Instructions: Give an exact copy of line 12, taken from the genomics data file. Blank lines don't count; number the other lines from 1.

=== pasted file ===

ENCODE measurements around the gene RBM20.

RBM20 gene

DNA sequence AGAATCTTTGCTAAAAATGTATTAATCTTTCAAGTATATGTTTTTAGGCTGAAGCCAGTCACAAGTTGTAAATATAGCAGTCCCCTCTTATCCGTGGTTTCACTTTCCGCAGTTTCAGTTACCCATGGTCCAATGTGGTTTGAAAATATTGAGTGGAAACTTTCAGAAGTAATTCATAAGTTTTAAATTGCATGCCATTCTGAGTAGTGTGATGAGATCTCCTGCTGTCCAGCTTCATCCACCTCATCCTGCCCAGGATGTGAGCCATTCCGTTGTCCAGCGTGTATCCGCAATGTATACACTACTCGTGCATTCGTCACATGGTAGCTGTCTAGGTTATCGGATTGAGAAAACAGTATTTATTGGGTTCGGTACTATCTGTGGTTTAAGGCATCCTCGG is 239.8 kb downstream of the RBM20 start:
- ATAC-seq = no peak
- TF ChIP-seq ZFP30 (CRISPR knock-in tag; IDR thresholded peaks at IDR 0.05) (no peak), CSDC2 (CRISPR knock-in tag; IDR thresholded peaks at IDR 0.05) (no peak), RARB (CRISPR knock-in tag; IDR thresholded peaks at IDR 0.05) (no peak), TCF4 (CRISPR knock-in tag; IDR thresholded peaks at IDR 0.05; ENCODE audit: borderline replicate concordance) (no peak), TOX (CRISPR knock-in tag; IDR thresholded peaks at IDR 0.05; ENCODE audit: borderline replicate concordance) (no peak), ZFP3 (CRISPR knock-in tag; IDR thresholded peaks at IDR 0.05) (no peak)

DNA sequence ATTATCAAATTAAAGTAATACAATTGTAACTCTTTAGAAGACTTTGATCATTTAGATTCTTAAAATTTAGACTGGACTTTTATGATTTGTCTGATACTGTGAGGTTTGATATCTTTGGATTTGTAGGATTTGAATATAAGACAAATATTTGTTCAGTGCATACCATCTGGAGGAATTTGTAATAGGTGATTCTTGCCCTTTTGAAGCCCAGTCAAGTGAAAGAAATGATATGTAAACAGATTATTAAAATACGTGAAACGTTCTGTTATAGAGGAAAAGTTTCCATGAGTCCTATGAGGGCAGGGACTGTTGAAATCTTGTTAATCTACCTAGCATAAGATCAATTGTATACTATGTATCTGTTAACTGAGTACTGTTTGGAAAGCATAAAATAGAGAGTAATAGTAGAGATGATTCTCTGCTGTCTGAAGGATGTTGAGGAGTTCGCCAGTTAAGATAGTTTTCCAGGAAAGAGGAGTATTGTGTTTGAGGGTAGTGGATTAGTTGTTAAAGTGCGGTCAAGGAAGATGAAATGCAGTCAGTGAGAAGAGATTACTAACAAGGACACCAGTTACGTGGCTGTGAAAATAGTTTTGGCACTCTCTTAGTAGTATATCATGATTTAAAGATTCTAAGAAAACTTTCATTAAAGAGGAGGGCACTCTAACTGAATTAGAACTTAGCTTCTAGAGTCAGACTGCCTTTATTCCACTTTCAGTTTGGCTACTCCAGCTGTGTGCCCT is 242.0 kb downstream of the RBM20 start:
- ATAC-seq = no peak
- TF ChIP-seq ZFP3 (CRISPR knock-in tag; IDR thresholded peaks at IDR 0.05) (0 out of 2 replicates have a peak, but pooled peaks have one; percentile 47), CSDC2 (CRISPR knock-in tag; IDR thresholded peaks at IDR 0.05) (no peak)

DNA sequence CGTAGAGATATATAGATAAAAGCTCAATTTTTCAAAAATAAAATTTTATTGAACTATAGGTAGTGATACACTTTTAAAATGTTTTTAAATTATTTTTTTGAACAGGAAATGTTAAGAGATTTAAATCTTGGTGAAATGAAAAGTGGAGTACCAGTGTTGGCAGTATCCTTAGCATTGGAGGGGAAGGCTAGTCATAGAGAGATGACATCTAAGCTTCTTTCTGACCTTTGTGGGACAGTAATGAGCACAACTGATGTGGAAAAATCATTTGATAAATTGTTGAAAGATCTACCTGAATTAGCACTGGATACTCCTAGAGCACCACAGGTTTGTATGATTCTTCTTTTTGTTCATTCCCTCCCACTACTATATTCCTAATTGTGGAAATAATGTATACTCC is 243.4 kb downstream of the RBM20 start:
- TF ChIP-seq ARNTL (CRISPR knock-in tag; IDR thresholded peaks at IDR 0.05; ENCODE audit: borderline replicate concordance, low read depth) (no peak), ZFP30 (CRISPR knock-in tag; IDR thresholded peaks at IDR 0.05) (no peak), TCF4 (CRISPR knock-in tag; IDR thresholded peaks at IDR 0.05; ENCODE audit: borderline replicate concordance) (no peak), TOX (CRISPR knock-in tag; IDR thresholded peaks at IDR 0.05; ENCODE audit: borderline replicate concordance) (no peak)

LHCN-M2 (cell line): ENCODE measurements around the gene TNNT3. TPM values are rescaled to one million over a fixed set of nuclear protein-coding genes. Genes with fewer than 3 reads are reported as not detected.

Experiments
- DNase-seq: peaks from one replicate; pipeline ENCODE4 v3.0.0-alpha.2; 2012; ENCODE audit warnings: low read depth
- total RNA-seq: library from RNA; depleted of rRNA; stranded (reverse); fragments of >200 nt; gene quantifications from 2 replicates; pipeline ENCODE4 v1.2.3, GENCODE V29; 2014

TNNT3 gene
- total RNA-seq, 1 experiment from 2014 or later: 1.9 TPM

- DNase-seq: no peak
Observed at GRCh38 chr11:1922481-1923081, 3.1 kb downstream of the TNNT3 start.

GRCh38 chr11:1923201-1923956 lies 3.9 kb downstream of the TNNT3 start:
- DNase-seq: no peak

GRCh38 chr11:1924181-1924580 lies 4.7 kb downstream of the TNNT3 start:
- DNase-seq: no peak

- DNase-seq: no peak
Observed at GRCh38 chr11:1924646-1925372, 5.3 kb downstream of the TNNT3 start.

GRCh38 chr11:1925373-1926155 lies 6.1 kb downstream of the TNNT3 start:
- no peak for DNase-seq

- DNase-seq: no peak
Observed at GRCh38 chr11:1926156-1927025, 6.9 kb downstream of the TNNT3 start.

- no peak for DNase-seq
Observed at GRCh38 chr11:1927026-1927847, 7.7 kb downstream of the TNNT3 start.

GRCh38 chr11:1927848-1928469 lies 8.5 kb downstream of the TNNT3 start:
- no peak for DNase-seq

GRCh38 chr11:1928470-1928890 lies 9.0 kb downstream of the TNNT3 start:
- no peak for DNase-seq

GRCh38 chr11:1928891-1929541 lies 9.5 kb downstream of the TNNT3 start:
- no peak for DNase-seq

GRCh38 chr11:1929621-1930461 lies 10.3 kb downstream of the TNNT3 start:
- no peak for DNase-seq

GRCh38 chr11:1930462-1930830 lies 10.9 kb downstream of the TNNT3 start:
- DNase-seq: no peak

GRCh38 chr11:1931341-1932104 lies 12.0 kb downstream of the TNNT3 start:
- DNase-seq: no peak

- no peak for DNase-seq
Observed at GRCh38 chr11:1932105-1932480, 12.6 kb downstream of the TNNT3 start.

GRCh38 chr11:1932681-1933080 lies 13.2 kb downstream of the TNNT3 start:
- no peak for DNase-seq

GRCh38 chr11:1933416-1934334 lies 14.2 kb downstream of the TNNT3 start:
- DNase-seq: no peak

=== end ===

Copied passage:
Experiments